The Food Standards Agency has a statutory objective to protect public health and consumers' other interests in relation to food and drink. However, we are aware that excessive or unclear regulations can place a burden on business, the public sector and civil society groups (such voluntary groups, charities and not for profit organisations) and so hinder effective delivery of the intended benefits.
We implement regulations using our Framework for Policy Making, which sets out the factors the FSA considers when deciding on regulatory intervention and the different options available. We continually evaluate our performance against this framework – more details can be found below.
The FSA reducing regulation programme is about making regulations easier for business, the public sector and civil society groups to understand and comply with without compromising public health. The Government has set out its approach to reducing regulation in its publication 'Reducing Regulation Made Simple'. We recognise the importance of this agenda and, in October 2010, the FSA Board agreed to participate in the One-in One-out initiative, and in January 2011 to sunsetting of FSA legislation.
The FSA's current statement of new regulation lists all new domestic regulations being implemented between 1 July and 31 December 2011. It also reports on the FSA’s overall One-in, One-out position as at the end of December 2011, where we are forecasting a net reduction of the burden on business of £130,000.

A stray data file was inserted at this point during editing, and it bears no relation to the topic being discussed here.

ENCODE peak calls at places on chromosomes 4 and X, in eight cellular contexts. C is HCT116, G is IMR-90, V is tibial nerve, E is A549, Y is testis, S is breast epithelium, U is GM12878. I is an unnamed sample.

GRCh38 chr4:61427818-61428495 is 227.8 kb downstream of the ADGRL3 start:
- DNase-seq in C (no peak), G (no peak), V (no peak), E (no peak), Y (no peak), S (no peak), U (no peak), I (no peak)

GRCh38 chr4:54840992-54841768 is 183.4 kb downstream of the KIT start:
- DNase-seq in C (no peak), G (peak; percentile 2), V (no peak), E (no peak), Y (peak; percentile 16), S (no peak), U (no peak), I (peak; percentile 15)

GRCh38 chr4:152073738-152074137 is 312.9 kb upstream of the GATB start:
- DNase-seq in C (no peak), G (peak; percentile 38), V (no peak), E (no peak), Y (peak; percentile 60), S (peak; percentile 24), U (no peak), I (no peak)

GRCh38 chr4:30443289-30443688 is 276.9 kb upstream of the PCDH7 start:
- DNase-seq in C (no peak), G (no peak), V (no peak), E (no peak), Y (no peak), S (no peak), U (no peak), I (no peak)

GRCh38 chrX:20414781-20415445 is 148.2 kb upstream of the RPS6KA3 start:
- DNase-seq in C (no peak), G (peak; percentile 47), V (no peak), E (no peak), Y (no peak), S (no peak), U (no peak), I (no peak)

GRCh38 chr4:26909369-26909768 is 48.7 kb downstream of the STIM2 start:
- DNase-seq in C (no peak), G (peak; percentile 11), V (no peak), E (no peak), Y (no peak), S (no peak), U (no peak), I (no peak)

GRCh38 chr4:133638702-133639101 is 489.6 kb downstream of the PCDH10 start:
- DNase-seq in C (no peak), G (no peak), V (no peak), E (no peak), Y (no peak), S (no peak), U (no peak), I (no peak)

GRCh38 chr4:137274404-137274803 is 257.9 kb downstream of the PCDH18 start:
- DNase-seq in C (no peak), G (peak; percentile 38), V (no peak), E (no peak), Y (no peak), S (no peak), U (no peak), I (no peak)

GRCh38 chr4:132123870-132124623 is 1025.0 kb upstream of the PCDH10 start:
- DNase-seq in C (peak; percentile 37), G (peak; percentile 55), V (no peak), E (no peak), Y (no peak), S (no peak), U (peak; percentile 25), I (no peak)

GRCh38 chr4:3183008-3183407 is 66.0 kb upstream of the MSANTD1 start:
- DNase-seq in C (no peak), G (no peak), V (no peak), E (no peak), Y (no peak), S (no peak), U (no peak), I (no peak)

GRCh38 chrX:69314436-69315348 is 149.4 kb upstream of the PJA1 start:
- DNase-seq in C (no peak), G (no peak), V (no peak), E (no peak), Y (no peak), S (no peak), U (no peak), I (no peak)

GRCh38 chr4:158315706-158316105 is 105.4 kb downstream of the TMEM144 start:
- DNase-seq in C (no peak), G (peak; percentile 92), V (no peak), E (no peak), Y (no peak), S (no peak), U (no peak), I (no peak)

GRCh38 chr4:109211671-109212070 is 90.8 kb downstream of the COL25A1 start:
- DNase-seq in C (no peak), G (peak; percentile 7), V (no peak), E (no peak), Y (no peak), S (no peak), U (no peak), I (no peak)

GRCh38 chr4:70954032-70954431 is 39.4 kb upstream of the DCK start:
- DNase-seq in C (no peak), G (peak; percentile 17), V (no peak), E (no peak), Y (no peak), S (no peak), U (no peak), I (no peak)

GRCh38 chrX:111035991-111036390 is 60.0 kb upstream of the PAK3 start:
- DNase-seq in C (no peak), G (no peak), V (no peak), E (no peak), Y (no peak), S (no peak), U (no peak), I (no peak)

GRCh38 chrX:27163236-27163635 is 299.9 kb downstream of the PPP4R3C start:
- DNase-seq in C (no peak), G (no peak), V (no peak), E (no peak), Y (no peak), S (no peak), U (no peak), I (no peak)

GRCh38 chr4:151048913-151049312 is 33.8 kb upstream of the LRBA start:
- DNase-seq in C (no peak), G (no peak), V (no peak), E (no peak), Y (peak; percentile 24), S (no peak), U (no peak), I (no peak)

The FSA's 'Framework for Regulatory Decision Making', which we originally published in December 2006, was revised in March 2010 in line with feedback from FSA policy makers and respondents to two public consultations. We are grateful to everyone who gave us feedback.
The document has been shortened but still retains all the key principles. The title has also been revised to 'A Framework for Policy Making in the Food Standards Agency'.
We will review the document again in 2012.
The Government's Statutory Code of Practice for Regulators (the Regulators’ Compliance Code) came into force in England on 6 April 2008. The Code seeks to embed a risk-based, proportionate, targeted approach to regulatory inspection and enforcement. The FSA has published a Statement of Compliance that we believe reflects how we comply with the Code.
On 7 April 2011, the Government launched the Red Tape Challenge website to get comments from business and the public on the stock of legislation. The aim of the Red Tape Challenge is to reduce the regulatory burden on businesses by reducing the number of statutory rules and regulations in force. The Red Tape Challenge website can be found via the link below.
On 6 May 2011, most of the FSA’s legislation was published on the Red Tape Challenge website and remained there until 2 June 2011.
The FSA has a number of initiatives being delivered under the Red Tape Challenge, which can be found in the 'Red Tape Challenge initiatives' section below.